The Economic and Financial Crimes Commission (EFCC) and the Nigeria Extractive Industries Transparency Initiative (NEITI) have resolved to work together to strengthen their capacities against corrupt practices as well as to promote greater transparency and accountability in the oil, gas and mining sectors.
The NEITI Executive Secretary, Zainab Ahmed, and EFCC Executive Chairman, Ibrahim Lamorde, reached this resolution on Friday in Abuja.
Mrs. Ahmed, who spoke during her visit to EFCC, identified areas of possible collaboration between the two organizations, pointing out that the reports of the various audits so far conducted on the extractive industries appear ineffective tools against corruption because the agency has no powers to enforce sanctions imposed on erring operators.
Although the NEITI Act 2007 empowers it to impose sanctions on erring entities, Mrs. Ahmed lamented that NEITI does not have the capacity to
investigate and prosecute offenders.
“This is why a stronger collaboration with anti-corruption agencies like the EFCC becomes necessary,” she noted.
“A dedicated NEITI Desk in EFCC to facilitate seamless synergy between the two agencies will serve as a good first step. With such a desk, it would become easier for the EFCC to enforce the NEITI Act and investigate complaints arising from NEITI audit reports.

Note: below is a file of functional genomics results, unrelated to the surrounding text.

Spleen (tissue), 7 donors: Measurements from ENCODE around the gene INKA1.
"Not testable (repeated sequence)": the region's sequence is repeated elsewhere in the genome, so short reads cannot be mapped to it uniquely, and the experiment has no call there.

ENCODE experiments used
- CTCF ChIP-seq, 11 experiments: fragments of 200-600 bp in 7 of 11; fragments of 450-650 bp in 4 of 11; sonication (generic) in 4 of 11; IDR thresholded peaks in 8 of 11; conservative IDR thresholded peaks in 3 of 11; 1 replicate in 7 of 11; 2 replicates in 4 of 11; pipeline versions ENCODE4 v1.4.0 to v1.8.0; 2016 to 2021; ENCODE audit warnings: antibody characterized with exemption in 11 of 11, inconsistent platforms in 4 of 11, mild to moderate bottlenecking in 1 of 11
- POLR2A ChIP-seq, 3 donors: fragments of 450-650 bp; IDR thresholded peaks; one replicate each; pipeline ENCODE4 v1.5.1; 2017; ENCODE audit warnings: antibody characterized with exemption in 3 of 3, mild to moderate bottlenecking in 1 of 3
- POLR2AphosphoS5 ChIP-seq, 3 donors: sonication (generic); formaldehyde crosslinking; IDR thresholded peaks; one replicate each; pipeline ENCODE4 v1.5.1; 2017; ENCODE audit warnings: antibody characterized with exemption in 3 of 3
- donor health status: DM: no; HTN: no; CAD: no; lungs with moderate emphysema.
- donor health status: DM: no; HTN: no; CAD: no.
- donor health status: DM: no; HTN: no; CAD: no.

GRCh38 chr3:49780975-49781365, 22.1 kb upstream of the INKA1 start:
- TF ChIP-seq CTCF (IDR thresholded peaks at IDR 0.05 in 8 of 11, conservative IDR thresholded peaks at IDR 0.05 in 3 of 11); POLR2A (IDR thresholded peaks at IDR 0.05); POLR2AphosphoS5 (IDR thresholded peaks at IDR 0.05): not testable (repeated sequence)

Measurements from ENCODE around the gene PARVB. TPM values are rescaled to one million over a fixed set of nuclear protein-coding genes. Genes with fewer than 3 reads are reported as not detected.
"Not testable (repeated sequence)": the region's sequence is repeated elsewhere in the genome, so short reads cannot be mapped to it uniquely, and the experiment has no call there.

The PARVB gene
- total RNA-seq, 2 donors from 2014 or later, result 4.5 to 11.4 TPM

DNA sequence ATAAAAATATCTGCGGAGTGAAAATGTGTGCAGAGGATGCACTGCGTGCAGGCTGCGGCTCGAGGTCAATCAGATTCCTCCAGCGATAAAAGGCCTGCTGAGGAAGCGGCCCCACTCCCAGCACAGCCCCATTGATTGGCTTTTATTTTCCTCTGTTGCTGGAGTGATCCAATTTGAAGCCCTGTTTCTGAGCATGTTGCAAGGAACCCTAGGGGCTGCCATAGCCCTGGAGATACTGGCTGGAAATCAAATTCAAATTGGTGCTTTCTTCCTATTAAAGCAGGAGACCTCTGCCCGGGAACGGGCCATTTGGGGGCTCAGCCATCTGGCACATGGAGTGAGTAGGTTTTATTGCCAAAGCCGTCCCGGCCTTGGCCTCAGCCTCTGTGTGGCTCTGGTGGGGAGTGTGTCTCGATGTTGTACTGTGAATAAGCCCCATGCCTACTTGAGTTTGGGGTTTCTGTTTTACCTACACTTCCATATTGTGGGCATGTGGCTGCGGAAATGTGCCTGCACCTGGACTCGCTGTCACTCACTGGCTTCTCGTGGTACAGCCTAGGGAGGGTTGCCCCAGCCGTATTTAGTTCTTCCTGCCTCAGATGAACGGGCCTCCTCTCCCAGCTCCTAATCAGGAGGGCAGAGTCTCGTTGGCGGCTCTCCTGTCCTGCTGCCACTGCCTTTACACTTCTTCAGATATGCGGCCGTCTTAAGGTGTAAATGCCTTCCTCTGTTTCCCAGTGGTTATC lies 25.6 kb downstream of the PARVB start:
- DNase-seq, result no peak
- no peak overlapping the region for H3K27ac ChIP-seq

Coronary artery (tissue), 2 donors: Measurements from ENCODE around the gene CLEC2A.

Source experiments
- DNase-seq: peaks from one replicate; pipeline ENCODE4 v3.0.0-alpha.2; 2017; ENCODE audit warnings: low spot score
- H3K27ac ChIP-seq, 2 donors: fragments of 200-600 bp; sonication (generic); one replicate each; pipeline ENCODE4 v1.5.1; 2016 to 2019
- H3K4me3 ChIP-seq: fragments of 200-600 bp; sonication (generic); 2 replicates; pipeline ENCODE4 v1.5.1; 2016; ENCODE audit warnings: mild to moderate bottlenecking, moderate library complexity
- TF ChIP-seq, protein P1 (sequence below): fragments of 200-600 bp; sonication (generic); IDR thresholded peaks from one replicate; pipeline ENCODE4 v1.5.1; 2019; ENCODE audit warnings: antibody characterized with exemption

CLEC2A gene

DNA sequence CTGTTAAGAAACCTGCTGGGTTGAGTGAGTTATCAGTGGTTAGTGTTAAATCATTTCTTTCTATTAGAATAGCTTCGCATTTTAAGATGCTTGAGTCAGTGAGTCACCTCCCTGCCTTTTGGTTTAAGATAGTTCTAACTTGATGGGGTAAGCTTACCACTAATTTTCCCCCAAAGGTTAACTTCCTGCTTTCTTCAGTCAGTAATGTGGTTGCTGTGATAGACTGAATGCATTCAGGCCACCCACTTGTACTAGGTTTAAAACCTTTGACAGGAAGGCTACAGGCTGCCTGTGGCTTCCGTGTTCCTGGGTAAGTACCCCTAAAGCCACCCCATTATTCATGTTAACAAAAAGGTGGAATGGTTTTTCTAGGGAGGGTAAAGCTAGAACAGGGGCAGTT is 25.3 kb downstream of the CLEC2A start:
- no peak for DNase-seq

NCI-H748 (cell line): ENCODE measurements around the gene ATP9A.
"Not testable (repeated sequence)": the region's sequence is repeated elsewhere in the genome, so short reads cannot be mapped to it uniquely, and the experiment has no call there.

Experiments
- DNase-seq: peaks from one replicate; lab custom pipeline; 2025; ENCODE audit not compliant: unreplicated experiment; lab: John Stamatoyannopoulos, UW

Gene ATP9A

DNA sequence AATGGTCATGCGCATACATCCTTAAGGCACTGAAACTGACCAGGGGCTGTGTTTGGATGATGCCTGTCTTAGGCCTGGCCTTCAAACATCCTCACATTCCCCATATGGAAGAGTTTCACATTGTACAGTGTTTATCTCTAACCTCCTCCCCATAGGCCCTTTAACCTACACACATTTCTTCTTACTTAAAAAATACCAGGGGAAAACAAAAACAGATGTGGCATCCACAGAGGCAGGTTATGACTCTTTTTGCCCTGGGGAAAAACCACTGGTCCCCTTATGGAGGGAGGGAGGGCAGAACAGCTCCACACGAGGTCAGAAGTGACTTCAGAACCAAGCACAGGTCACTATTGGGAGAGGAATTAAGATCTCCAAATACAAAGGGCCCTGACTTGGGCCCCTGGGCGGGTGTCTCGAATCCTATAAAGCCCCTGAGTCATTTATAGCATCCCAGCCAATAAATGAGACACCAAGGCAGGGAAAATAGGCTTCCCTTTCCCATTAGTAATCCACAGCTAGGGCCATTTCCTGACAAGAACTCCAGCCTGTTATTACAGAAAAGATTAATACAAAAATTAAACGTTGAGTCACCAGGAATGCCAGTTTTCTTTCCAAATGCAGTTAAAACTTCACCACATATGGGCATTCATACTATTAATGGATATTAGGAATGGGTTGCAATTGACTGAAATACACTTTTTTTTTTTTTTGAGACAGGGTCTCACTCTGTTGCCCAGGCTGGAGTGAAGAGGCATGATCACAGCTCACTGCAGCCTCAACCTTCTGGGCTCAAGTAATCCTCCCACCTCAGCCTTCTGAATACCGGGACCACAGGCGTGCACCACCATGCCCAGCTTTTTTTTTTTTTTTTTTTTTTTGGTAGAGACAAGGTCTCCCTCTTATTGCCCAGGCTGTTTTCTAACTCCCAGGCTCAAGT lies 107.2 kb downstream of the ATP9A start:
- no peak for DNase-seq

“It would also facilitate prompt prosecution of offenders, information sharing and capacity building for stronger inter-agency partnership. NEITI will want a Memorandum of Understanding with EFCC, the contents of which shall include collaboration to enforce the Act.”
The EFCC Chairman, Ibrahim Lamorde, described the visit as the beginning of a robust working relationship between the two organizations. He lamented the inability of Nigeria to determine the revenues realised from the oil and gas sector operations, particularly the quantity of crude oil exported.
“Figures being reeled out from one agency to the other are always at variance and contradictory,” he noted. “There should be a way of determining how much revenue is being generated and what quantity of crude oil is being taken out to the international market.
“Installation of meter to see clearly how much oil is being taken out of Nigeria is a thing I think we should consider. Going forward, we are going to establish the NEITI Desk in EFCC to address issues that will come from NEITI.”
Mr. Lamorde said if the audit report generated by NEITI was religiously followed, the country would not have been where it is today, particularly as it relates to the fuel subsidy probe by the House of Representatives and the Senate.
“We are aware that NEITI has always voiced its concern on the generated revenue from oil and gas and projects funded with such revenues. It couldn’t have been better than now for us to come together to establish a stronger partnership with a view to see that we achieve the set mandate of both agencies. NEITI has the expertise in the extractive industry, while EFCC would assist with the investigation and prosecution. If the two organizations come together, they will bring very strong force to bear on some of the issues happening in the extractive industries, especially in the oil and gas sector,” he stressed.